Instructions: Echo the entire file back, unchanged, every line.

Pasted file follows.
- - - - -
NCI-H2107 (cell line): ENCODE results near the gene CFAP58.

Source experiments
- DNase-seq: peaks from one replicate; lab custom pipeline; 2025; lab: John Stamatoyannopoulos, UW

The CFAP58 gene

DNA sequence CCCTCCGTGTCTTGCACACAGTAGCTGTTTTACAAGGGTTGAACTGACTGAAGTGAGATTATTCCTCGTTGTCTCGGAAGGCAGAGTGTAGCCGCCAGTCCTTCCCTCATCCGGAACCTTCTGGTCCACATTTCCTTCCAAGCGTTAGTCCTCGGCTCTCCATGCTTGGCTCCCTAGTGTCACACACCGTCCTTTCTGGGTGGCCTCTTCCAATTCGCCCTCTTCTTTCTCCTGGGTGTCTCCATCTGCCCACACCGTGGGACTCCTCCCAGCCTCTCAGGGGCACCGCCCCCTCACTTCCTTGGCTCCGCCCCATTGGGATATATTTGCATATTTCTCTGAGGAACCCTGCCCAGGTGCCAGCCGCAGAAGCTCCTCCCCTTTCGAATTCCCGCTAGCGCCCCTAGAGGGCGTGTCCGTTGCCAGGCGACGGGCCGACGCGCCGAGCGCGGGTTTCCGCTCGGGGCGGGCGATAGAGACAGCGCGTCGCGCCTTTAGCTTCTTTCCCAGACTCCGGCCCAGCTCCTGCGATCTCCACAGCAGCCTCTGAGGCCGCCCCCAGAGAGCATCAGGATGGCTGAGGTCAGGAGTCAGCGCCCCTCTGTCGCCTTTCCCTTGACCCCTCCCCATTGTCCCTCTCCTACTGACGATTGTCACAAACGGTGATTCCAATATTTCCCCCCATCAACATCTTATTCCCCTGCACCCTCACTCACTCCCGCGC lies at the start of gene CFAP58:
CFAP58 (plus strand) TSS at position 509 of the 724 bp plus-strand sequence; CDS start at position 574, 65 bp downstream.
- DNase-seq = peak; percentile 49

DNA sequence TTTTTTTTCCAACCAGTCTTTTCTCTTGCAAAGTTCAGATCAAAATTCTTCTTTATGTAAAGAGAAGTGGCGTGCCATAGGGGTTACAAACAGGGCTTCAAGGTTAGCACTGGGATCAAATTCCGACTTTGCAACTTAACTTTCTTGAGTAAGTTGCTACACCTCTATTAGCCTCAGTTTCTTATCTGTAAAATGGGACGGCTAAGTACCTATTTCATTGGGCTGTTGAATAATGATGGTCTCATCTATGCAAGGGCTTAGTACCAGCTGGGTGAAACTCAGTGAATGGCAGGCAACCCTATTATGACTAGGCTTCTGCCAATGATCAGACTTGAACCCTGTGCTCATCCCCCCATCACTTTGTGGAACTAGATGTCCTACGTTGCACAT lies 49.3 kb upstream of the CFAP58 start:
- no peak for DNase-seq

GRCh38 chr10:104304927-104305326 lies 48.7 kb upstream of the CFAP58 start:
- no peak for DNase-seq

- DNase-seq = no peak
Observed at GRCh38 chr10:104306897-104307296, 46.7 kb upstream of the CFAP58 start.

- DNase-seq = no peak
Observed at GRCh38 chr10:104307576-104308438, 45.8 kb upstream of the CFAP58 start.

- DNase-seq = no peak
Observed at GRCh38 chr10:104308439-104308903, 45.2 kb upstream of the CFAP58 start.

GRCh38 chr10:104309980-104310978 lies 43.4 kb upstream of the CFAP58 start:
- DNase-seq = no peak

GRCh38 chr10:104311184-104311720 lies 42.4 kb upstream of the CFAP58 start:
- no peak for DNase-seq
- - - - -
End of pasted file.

NCI-H2107 (cell line): ENCODE results near the gene CFAP58.

Source experiments
- DNase-seq: peaks from one replicate; lab custom pipeline; 2025; lab: John Stamatoyannopoulos, UW

The CFAP58 gene

DNA sequence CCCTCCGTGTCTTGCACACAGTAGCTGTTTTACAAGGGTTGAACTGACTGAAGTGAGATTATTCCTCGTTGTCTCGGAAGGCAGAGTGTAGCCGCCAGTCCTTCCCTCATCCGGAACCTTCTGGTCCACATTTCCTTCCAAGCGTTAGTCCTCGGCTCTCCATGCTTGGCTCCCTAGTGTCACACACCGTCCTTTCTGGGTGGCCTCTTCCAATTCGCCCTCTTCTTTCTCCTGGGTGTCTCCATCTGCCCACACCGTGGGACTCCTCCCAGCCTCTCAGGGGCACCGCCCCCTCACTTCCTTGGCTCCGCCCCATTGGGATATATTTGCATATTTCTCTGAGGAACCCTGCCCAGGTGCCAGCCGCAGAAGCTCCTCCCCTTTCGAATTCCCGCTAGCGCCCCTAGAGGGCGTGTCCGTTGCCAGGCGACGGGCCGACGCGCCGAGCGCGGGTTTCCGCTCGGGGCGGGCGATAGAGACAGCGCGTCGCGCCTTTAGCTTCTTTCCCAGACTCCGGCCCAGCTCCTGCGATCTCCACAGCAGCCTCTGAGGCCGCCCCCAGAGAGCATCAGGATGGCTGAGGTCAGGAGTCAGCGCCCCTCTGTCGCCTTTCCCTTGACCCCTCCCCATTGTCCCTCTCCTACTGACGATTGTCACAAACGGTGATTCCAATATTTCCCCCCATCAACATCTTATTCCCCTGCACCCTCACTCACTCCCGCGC lies at the start of gene CFAP58:
CFAP58 (plus strand) TSS at position 509 of the 724 bp plus-strand sequence; CDS start at position 574, 65 bp downstream.
- DNase-seq = peak; percentile 49

DNA sequence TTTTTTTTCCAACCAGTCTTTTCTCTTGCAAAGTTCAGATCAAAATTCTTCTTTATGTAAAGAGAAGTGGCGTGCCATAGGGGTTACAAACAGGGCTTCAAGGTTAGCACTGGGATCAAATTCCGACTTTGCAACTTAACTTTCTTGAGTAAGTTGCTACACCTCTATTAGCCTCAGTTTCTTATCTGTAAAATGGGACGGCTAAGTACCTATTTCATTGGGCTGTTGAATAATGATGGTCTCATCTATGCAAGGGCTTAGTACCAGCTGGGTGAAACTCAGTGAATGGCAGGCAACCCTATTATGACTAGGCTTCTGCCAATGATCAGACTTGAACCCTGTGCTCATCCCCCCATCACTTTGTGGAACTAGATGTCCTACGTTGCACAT lies 49.3 kb upstream of the CFAP58 start:
- no peak for DNase-seq

GRCh38 chr10:104304927-104305326 lies 48.7 kb upstream of the CFAP58 start:
- no peak for DNase-seq

- DNase-seq = no peak
Observed at GRCh38 chr10:104306897-104307296, 46.7 kb upstream of the CFAP58 start.

- DNase-seq = no peak
Observed at GRCh38 chr10:104307576-104308438, 45.8 kb upstream of the CFAP58 start.

- DNase-seq = no peak
Observed at GRCh38 chr10:104308439-104308903, 45.2 kb upstream of the CFAP58 start.

GRCh38 chr10:104309980-104310978 lies 43.4 kb upstream of the CFAP58 start:
- DNase-seq = no peak

GRCh38 chr10:104311184-104311720 lies 42.4 kb upstream of the CFAP58 start:
- no peak for DNase-seq